25 Alternative L.A. Art Spaces to Check Out Now
|Goth-fetish band Sphinx lights up Human Resources, while a Jack Smith movie plays in the background|
Got live if you want it
Human Resources: Kung fu no more
Human Resources might be the city's most dynamic arts venue. The cavernous space, located in a former kung fu theater in Chinatown, is a perfect platform for its mix of art exhibitions, performance events, film screenings, concerts and readings. Recent highlights include a rare appearance by New York underground performance legend Penny Arcade, who went on a funny and delightfully old-school feminist rant, and a monthlong exhibition and performance series by local favorites My Barbarian, a campy theater group that likes to play with audience interaction. With its nonprofit status secured and a board that meets regularly, it looks like Human Resources is here to stay. 410 Cottage Home St., Chinatown; humanresourcesla.com.
Pieter: All we want to do is dance
Pieter -- the large, warehouse-style studio of accomplished dancer Jmy James Kidd -- has become something of a gathering spot for L.A.'s close-knit contemporary dance and movement community. When not accommodating sweaty practice sessions, Pieter is a showcase for experimental dance works, often by notable practitioners like Ishmael Houston-Jones and Neil Greenberg, whom Kidd befriended during her years in New York. The homey space in Lincoln Heights, with big windows and a freight elevator, maintains a "FREE Boutique" (of clothing, accessories and other goodies) and "FREE Bar" -- admission to events is a non-monetary donation to either, and you can also take items that you like. 420 W. Avenue 33, Unit 10, Lincoln Heights; pieterpasd.com.
the wulf: Sounds of the city
The wulf, a 501(c)(3) space located on the edge of downtown, may be one of L.A.'s best-kept secrets. Founded by musicians/composers Eric KM Clark and Michael Winter, the wulf tends to organize experimental music and sound events. Rather than having a typical concert format, however, wulf events are much more free-flowing, with visitors welcome to come and go as they please, and no admission fees charged. In August 2008, the wulf launched with a participatory performance by Alison Knowles, based on her performance score Unfurl. With musical accompaniment by Harris Wilson, visitors were asked to bring something, anything, to "unfurl" in the space. This resulted in an evocative event in which scrolls, fabrics, umbrellas and all manner of things were set free. The wulf itself has been happily unfurling ever since. 1026 S. Santa Fe Ave. #203, L.A.; thewulf.org.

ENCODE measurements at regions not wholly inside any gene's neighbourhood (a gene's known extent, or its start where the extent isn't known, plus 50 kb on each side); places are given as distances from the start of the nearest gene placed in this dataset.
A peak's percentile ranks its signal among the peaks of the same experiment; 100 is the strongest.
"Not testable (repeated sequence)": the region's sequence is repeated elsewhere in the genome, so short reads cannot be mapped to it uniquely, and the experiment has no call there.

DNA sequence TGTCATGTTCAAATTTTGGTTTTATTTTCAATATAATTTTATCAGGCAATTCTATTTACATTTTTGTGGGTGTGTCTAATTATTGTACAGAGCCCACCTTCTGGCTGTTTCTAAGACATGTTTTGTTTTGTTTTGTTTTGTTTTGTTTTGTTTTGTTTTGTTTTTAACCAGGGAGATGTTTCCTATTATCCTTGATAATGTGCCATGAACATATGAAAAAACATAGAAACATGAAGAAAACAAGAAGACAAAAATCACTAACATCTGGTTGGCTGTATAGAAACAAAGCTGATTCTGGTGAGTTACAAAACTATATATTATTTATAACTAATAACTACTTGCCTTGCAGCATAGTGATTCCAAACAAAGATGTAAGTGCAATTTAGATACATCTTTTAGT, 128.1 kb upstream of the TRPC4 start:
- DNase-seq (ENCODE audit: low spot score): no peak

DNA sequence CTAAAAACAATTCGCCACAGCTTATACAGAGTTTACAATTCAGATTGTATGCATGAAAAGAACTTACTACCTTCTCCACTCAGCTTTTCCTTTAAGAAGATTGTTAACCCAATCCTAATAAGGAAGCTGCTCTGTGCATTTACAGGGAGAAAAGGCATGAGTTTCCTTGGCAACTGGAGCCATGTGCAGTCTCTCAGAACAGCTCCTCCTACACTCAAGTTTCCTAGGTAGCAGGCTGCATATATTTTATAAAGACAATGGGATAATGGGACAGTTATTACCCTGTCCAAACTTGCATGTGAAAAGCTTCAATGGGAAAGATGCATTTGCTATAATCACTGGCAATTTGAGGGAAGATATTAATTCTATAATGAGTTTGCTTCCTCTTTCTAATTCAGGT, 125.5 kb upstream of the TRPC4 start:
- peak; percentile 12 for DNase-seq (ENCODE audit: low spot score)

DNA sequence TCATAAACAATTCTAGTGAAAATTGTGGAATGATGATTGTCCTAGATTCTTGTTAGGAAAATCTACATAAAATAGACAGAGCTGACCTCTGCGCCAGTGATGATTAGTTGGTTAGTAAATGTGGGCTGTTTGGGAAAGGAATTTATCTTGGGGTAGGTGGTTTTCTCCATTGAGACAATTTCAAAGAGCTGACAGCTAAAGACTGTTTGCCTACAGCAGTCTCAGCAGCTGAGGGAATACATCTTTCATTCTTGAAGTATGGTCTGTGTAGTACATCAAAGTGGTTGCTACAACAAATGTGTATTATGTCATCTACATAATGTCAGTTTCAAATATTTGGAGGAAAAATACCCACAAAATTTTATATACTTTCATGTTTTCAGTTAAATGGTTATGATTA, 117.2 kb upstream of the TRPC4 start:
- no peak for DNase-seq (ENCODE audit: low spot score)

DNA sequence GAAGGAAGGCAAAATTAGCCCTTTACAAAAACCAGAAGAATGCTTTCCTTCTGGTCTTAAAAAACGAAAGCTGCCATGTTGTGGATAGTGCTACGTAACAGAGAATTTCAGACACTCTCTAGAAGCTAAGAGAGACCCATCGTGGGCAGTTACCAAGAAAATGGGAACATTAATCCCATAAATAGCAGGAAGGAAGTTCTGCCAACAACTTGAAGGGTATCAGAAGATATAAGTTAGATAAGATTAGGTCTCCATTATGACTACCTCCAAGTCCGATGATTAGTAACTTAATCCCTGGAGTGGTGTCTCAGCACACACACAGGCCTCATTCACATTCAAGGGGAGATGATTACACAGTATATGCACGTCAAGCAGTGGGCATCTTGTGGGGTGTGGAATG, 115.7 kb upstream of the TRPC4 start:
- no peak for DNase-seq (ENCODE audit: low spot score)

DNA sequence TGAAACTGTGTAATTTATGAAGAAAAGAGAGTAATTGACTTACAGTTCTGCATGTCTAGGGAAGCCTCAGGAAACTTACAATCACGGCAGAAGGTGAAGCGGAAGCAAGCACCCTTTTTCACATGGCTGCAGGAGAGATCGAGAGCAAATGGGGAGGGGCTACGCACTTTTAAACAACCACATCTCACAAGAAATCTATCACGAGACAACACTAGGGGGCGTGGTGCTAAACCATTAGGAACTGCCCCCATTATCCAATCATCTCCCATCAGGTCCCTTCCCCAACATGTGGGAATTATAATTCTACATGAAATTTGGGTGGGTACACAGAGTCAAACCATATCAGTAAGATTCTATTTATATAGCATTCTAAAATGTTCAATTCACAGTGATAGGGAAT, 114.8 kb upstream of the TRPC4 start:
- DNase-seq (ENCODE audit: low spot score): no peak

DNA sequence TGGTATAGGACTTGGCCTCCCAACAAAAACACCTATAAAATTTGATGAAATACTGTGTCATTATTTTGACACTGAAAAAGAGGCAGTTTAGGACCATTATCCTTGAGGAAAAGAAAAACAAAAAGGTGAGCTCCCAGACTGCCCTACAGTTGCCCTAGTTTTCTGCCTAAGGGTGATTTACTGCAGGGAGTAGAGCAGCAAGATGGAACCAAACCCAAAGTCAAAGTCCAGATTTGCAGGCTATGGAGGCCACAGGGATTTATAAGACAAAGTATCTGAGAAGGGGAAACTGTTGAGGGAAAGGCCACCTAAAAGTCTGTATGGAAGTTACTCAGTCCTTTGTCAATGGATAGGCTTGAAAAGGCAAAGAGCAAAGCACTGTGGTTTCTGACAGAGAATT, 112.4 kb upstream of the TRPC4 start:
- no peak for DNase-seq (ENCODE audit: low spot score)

Carol Cheh A view of the group show "Voluntary Sculptures" at LM Projects; the sculpture in the foreground is by Ian Pedigo
Art + publication
LM Projects: Print ain't dead
As a writer, I have a special fondness for LM Projects, whose constellation of projects places equal emphasis on publications, editioned artworks and art exhibitions. Located in a historic business building downtown, LM Projects has been run by Lorraine Molina since 2009. In summer 2011, I saw an excellent dual slide presentation by artists Kim Schoen and Cody Trepte, exploring the connections between their two practices, which deal in different ways with science, language and uncertainty. This summer, LM Projects is launching a limited-edition artist book by Kori Newkirk, in which he explores his own creative process, showing, in Molina's words, "the space that is unseen to the public and very private to the artist." 125 W. Fourth St., #103, L.A. (323) 652-0580, lmprojects.net.
Carol Cheh A post-quake California, as envisioned by David Hendren for Public Fiction
Public Fiction: Here's the church, here's the journal
Public Fiction, the curatorial project of Lauren Mackler, changes its name and form every few months in order to accommodate its latest vision. Thus the "Free Church of Public Fiction" hosted quasi-religious-themed works and events, and a more recent series explored California-centric ideas of manifest destiny, the gold rush and earthquakes. Mackler recently published the second issue of journal Public Fiction, in which the writings are inspired by the events that take place in the gallery. 749 Avenue 50, Highland Park; publicfiction.org.
Up next: Way off the beaten path
1200-D N. Alvarado St., Los Angeles, CA